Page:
All photo books might seem the same to you if you’re just getting started with them. There are actually a few fundamental differences, though. Layflat pages is one. “Press printing” is another. Most people never even hear the term, but it’s a significant factor in the quality of the albums you end up with. Here are the main differences:
- Press printing is a CMYK process – the inkjet printers use Cyan, Magenta, Yellow, and Black inks on regular paper, just like they do for brochures and magazines (“press” – geddit?).
- Photo printed books use RGB (Red, Green, and Blue) colors, just like your computer screen uses, and they are printed on real photographic paper using a chemical process.
What does this really mean? The colors in a photo printed book are going to better match the colors on your screen. More importantly, they are also going to appear sharper and smoother, while press-printed books can sometimes appear grainy. Why?
Press printing is a halftone process – it uses lots of tiny dots of ink close together to give the appearance of smooth transitions (a full-on Monet, if you will). This is very difficult to do well, however, hence the grain you sometimes see, especially in areas with a large swath of the same color, like a blue sky. True photo printing uses a chemical process of exposure, which allows it to more accurately represent all the various tones and gradations in your photos.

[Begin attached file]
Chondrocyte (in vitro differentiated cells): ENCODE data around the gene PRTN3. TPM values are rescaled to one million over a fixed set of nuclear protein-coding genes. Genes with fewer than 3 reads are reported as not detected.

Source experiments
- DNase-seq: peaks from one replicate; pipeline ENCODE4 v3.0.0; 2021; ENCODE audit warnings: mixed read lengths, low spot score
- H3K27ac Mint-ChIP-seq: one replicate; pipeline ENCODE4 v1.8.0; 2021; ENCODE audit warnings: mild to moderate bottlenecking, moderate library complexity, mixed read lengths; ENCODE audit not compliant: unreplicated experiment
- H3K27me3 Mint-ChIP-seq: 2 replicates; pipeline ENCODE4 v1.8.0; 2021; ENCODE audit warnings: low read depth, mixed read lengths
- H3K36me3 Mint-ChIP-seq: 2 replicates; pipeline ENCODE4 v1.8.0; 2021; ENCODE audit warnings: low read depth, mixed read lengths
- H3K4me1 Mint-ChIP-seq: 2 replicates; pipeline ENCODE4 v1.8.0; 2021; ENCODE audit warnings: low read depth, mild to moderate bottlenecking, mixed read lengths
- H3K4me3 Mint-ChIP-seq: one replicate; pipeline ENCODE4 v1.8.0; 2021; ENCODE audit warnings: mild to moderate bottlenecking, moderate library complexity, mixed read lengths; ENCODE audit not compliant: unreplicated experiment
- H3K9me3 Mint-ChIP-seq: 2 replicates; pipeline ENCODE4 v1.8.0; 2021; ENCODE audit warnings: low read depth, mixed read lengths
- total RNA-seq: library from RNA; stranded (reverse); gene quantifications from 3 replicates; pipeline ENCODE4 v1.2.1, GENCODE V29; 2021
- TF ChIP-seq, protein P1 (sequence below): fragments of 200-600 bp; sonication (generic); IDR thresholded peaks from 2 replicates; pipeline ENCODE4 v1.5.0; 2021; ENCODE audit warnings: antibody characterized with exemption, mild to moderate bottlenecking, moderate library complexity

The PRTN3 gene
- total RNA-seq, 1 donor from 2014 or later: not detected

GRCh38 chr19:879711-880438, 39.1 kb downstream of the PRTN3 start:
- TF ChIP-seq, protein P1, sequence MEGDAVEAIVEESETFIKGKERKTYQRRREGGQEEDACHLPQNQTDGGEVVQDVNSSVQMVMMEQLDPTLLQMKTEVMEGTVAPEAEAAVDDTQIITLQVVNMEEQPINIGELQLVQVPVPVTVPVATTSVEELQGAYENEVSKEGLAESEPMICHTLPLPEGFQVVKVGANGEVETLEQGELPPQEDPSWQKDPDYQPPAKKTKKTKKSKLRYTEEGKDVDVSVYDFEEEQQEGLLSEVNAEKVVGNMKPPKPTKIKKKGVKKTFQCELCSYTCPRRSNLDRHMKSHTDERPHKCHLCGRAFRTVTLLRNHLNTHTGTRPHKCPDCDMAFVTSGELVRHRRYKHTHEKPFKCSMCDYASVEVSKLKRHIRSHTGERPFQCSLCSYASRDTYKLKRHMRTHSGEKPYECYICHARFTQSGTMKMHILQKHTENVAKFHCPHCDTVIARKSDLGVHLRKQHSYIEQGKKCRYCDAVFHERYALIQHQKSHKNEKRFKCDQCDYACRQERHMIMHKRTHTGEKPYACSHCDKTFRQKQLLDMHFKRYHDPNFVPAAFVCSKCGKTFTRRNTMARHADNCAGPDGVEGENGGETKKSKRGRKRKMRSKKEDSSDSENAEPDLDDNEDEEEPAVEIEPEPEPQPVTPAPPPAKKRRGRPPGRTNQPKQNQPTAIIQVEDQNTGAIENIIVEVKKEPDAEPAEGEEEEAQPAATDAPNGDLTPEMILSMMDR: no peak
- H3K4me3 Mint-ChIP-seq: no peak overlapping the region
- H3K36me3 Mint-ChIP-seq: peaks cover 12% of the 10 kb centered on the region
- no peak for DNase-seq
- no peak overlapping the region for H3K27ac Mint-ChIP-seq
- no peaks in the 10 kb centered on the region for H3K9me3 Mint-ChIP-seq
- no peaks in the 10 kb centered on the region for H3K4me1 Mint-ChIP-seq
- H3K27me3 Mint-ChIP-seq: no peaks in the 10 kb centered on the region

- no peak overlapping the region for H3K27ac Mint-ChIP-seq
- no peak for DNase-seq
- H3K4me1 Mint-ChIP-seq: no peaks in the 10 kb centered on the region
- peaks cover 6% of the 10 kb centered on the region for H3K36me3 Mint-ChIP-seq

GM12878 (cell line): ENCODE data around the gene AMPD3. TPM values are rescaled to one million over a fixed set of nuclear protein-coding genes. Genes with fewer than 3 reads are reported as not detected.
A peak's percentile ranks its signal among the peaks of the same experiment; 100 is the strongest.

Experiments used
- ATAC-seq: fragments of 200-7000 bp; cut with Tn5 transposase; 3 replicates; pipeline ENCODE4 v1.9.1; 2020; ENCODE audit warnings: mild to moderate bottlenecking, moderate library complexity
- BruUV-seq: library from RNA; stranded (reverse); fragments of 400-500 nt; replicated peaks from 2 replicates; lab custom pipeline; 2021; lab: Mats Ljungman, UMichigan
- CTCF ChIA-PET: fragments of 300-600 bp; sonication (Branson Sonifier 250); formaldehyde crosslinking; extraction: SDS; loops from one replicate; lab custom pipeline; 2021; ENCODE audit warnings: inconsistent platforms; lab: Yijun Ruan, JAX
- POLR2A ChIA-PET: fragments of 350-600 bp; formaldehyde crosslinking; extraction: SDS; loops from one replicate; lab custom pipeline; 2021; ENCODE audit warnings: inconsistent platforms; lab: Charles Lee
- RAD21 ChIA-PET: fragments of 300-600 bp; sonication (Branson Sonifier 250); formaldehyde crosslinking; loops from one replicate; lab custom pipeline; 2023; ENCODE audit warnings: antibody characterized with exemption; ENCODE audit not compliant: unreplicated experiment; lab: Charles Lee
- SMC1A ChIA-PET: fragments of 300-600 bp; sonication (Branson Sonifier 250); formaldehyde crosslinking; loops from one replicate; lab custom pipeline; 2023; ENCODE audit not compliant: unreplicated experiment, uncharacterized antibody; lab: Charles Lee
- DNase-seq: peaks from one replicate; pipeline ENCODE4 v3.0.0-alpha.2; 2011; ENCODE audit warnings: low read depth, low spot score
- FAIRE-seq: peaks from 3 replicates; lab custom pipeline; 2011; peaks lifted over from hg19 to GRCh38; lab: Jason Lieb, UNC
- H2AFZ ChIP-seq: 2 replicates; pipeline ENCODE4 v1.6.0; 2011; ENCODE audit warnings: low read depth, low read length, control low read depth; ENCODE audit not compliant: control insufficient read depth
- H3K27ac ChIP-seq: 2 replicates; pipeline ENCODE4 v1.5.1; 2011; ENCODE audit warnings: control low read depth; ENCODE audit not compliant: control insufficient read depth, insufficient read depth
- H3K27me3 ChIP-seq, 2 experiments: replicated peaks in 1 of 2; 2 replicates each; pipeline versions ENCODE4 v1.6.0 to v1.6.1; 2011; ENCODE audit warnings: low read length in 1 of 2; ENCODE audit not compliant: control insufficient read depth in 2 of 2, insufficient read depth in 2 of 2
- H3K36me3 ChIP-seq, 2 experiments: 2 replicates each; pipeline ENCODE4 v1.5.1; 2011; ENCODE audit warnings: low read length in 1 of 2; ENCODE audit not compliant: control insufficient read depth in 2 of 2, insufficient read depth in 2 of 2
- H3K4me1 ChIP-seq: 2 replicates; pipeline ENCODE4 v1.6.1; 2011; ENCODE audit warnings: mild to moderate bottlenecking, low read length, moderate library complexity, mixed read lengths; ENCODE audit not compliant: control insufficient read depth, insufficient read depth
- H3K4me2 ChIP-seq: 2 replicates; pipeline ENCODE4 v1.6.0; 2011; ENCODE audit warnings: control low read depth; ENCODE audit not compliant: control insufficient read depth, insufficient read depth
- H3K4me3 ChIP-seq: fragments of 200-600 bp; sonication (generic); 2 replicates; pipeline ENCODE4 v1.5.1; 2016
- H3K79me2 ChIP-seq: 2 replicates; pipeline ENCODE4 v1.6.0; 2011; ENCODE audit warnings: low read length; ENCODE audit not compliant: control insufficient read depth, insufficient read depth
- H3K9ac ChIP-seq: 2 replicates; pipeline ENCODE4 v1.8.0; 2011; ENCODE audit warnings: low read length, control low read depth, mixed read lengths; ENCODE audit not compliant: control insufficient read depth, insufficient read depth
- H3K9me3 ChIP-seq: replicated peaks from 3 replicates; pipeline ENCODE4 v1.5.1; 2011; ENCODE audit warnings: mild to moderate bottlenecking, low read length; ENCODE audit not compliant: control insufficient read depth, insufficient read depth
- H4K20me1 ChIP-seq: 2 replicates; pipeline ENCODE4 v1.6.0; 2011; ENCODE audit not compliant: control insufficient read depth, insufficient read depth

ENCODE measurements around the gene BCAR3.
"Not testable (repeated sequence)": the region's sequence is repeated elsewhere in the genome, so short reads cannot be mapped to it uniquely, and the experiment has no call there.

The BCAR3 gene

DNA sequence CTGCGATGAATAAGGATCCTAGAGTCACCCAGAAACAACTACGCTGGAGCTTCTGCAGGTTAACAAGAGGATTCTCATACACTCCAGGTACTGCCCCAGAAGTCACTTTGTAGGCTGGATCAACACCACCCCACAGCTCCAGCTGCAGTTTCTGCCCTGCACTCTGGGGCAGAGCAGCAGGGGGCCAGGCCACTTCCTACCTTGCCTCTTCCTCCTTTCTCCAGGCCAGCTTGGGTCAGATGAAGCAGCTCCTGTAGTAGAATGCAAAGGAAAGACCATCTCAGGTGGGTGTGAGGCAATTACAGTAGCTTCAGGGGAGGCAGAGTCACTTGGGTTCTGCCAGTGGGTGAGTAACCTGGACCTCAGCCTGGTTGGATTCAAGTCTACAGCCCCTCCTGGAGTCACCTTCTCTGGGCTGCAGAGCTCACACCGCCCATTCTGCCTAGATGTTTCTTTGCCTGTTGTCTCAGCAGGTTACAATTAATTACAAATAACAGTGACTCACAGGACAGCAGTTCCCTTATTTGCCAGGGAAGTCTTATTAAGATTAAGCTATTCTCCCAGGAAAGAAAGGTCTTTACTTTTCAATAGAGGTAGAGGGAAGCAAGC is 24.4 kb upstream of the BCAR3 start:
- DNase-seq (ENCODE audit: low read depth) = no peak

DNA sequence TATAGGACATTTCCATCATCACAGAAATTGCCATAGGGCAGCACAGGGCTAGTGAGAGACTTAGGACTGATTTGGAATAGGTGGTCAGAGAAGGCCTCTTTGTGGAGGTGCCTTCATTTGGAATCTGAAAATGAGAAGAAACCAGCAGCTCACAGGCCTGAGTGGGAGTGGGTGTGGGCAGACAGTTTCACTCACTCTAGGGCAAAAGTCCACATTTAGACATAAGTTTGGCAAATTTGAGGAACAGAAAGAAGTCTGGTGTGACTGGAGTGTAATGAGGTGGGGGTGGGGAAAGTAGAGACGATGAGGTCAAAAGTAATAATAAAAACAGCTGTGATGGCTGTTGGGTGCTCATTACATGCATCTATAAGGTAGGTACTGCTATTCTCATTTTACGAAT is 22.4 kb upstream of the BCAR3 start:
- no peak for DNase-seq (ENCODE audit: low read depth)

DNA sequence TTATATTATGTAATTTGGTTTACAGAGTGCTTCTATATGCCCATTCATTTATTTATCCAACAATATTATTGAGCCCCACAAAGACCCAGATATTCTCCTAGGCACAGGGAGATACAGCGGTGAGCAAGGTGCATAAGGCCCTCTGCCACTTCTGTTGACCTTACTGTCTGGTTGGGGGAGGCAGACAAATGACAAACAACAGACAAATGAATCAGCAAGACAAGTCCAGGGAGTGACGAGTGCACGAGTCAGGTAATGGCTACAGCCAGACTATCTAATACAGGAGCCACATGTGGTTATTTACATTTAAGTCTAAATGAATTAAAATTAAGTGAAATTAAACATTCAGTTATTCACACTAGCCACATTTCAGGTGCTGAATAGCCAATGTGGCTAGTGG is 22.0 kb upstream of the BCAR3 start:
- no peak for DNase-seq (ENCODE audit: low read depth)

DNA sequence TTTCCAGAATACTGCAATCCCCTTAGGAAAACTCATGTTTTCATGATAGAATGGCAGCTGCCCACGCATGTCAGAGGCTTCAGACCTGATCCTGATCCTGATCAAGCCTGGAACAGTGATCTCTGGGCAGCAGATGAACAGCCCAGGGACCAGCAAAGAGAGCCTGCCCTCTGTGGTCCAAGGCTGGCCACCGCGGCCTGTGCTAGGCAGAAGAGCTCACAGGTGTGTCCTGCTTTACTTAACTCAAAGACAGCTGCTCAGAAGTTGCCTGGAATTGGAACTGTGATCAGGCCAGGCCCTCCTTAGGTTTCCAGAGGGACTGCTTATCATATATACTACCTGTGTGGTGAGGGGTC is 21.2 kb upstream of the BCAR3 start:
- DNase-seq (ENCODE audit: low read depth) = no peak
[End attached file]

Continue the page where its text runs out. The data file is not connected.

For me, I don’t mind grainy skies and walls as much as I do grainy skin tone. My baby’s skin is smooth and beautiful, and I want my albums to reflect that. Look at these two examples, both photos of albums I had printed in the last year:
There is, of course, one area in which press printing is often a better option than photo printing, and that is price. It is almost always a cheaper process, and that makes it a better one for some consumers. Popular sources for press printed books include Shutterfly, Blurb, and Snapfish. The best source for photo printed books is, of course, me 🙂